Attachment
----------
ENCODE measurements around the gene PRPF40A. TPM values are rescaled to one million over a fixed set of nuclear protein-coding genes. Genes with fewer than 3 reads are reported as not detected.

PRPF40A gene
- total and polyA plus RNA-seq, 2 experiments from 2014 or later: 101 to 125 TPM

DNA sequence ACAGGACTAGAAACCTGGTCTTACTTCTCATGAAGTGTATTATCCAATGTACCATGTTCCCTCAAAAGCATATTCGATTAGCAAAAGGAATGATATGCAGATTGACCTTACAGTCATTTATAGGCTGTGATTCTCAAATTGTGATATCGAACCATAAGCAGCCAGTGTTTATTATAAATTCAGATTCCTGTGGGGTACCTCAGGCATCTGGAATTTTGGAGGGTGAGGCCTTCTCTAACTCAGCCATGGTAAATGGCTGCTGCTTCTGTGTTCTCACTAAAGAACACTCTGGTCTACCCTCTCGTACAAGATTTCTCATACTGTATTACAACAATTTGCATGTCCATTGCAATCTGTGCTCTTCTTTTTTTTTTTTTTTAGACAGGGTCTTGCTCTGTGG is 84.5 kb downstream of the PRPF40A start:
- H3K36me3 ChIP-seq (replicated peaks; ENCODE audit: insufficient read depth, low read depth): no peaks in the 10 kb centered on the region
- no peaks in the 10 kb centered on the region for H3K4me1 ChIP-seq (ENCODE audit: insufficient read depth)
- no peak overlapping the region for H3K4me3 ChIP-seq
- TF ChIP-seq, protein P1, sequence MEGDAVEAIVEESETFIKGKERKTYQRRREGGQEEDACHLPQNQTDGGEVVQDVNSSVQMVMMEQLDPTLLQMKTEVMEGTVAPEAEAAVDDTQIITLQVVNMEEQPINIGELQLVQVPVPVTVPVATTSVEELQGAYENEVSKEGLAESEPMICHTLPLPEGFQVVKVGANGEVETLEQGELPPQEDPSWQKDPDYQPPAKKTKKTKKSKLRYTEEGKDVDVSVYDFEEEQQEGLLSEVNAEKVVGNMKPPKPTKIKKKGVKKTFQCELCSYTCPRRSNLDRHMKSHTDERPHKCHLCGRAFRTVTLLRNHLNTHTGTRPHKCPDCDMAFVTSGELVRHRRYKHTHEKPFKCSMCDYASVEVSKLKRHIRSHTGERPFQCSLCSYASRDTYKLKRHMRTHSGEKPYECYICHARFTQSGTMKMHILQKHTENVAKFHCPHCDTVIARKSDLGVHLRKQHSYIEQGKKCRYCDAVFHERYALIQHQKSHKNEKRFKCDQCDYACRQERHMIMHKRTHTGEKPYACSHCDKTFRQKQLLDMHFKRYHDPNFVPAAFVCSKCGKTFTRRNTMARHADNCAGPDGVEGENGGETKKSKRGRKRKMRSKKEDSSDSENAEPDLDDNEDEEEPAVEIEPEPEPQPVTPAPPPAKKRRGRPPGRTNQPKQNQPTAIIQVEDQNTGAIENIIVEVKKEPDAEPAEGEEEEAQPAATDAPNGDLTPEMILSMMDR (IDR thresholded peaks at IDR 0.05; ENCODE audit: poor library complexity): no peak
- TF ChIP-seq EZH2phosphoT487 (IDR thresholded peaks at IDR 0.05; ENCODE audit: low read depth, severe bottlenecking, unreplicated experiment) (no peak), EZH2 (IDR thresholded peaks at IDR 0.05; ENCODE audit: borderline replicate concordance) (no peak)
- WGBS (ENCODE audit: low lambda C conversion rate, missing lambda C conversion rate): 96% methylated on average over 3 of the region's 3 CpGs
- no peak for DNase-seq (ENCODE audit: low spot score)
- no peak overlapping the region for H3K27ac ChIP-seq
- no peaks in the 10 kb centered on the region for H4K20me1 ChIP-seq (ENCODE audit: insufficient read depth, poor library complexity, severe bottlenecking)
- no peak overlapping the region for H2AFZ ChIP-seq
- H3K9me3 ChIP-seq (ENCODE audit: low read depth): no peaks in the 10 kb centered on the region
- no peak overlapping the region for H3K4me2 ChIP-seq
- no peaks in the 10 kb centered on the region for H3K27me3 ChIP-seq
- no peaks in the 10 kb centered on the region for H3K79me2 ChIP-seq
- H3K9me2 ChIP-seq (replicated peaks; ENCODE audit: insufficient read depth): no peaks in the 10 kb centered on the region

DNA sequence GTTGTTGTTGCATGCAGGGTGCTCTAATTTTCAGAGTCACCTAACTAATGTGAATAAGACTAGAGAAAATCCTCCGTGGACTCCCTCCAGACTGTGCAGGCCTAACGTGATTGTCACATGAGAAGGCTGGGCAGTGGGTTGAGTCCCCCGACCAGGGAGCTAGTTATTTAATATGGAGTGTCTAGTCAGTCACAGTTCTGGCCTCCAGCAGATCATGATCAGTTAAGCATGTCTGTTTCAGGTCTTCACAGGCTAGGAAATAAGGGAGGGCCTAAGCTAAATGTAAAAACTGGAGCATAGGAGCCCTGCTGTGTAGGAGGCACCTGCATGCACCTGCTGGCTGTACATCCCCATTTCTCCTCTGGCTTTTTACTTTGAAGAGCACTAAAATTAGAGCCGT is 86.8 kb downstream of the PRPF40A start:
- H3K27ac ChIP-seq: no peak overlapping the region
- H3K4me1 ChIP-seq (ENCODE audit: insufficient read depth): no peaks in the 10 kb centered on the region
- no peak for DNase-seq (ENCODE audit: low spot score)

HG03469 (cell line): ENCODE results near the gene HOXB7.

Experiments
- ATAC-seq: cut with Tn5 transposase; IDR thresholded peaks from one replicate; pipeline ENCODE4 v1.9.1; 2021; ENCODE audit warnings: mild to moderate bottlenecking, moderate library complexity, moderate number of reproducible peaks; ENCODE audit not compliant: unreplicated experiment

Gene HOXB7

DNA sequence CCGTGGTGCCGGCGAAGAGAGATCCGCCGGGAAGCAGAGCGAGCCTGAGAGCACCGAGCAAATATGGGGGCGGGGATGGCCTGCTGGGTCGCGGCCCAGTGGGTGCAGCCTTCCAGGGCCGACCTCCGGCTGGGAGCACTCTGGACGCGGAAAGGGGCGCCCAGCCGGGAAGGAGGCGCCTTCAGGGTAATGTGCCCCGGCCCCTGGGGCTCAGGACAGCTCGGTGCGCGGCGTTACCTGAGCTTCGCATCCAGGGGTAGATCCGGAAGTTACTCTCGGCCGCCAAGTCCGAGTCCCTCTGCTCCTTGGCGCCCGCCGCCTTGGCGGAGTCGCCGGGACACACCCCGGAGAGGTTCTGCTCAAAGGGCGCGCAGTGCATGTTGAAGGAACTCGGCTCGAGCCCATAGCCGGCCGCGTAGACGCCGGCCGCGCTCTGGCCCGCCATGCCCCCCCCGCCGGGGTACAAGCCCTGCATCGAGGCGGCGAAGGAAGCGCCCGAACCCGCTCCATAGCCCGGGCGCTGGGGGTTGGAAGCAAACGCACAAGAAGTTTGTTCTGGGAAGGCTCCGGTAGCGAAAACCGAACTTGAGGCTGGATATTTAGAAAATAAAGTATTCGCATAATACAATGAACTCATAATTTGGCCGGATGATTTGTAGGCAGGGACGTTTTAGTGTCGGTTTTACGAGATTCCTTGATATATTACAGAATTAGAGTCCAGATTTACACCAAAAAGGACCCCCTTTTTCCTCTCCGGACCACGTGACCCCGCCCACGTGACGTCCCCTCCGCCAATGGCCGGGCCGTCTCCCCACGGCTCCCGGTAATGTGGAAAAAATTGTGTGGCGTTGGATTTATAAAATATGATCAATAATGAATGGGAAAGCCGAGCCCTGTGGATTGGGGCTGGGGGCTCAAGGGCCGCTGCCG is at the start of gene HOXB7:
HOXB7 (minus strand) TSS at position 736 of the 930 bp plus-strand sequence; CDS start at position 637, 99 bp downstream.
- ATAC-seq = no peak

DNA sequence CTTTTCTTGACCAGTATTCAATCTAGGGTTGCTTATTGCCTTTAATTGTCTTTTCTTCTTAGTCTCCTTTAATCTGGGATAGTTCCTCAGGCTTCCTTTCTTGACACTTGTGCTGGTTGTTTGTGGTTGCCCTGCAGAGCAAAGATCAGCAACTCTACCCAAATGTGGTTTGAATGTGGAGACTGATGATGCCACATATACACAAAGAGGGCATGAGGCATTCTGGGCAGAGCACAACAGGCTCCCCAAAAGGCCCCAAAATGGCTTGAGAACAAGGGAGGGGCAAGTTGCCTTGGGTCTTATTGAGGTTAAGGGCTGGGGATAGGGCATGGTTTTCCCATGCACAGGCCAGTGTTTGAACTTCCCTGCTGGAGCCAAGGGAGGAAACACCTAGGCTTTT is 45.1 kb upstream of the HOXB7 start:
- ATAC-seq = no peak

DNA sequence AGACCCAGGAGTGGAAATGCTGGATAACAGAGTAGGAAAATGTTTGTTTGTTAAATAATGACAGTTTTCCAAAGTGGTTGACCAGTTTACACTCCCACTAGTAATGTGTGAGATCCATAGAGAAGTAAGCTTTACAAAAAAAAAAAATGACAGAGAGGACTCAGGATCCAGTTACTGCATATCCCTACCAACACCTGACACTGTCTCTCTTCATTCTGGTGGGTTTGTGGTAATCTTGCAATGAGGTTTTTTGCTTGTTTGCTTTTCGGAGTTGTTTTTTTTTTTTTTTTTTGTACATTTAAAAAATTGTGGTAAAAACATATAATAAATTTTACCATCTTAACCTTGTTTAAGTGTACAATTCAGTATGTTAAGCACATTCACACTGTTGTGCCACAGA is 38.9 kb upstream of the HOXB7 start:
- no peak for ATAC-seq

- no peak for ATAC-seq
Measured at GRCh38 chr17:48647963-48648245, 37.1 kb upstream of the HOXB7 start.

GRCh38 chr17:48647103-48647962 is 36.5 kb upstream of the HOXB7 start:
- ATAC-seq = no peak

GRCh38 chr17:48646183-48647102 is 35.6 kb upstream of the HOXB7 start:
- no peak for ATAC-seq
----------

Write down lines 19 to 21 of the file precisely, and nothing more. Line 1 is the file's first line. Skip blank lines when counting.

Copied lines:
- H3K9me2 ChIP-seq (replicated peaks; ENCODE audit: insufficient read depth): no peaks in the 10 kb centered on the region

DNA sequence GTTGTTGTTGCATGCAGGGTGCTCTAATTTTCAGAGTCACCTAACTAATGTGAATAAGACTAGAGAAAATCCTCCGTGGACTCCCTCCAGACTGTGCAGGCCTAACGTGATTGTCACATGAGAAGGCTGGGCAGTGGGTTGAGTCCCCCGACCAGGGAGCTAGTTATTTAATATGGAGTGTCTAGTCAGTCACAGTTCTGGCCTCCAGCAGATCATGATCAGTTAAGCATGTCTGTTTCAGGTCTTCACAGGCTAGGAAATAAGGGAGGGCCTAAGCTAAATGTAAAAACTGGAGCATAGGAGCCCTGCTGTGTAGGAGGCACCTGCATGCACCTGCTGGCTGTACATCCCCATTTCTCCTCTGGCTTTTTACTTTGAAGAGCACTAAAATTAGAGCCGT is 86.8 kb downstream of the PRPF40A start:
- H3K27ac ChIP-seq: no peak overlapping the region